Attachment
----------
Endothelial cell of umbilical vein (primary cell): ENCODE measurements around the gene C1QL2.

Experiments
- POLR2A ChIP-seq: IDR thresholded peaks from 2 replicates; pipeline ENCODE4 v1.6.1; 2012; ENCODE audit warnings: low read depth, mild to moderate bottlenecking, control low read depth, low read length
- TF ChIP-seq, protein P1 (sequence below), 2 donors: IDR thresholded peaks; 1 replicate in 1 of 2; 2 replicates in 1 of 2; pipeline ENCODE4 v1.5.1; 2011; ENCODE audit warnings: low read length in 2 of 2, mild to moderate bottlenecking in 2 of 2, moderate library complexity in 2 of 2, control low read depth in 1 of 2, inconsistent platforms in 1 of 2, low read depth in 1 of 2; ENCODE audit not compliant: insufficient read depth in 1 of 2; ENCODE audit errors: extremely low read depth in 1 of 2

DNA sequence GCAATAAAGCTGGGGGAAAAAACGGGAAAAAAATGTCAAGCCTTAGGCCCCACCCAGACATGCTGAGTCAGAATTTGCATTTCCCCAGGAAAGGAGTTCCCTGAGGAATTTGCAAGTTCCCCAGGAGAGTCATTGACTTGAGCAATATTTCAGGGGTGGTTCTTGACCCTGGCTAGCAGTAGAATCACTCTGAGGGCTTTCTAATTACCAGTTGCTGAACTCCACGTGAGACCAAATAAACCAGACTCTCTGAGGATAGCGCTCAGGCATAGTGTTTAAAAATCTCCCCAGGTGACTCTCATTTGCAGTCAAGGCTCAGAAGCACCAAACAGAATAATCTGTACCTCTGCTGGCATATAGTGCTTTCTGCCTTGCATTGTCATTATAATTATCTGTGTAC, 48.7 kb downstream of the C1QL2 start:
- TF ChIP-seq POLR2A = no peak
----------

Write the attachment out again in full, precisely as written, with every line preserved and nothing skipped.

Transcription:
Endothelial cell of umbilical vein (primary cell): ENCODE measurements around the gene C1QL2.

Experiments
- POLR2A ChIP-seq: IDR thresholded peaks from 2 replicates; pipeline ENCODE4 v1.6.1; 2012; ENCODE audit warnings: low read depth, mild to moderate bottlenecking, control low read depth, low read length
- TF ChIP-seq, protein P1 (sequence below), 2 donors: IDR thresholded peaks; 1 replicate in 1 of 2; 2 replicates in 1 of 2; pipeline ENCODE4 v1.5.1; 2011; ENCODE audit warnings: low read length in 2 of 2, mild to moderate bottlenecking in 2 of 2, moderate library complexity in 2 of 2, control low read depth in 1 of 2, inconsistent platforms in 1 of 2, low read depth in 1 of 2; ENCODE audit not compliant: insufficient read depth in 1 of 2; ENCODE audit errors: extremely low read depth in 1 of 2

DNA sequence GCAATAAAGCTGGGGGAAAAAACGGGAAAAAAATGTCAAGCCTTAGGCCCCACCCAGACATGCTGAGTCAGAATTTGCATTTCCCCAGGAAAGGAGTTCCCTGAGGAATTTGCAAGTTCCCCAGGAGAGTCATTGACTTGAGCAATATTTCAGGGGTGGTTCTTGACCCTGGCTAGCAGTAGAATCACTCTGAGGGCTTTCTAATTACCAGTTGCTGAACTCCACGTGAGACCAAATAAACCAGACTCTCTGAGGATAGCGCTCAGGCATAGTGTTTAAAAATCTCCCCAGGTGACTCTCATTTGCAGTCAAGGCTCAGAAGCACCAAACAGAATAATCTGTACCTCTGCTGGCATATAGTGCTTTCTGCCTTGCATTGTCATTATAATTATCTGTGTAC, 48.7 kb downstream of the C1QL2 start:
- TF ChIP-seq POLR2A = no peak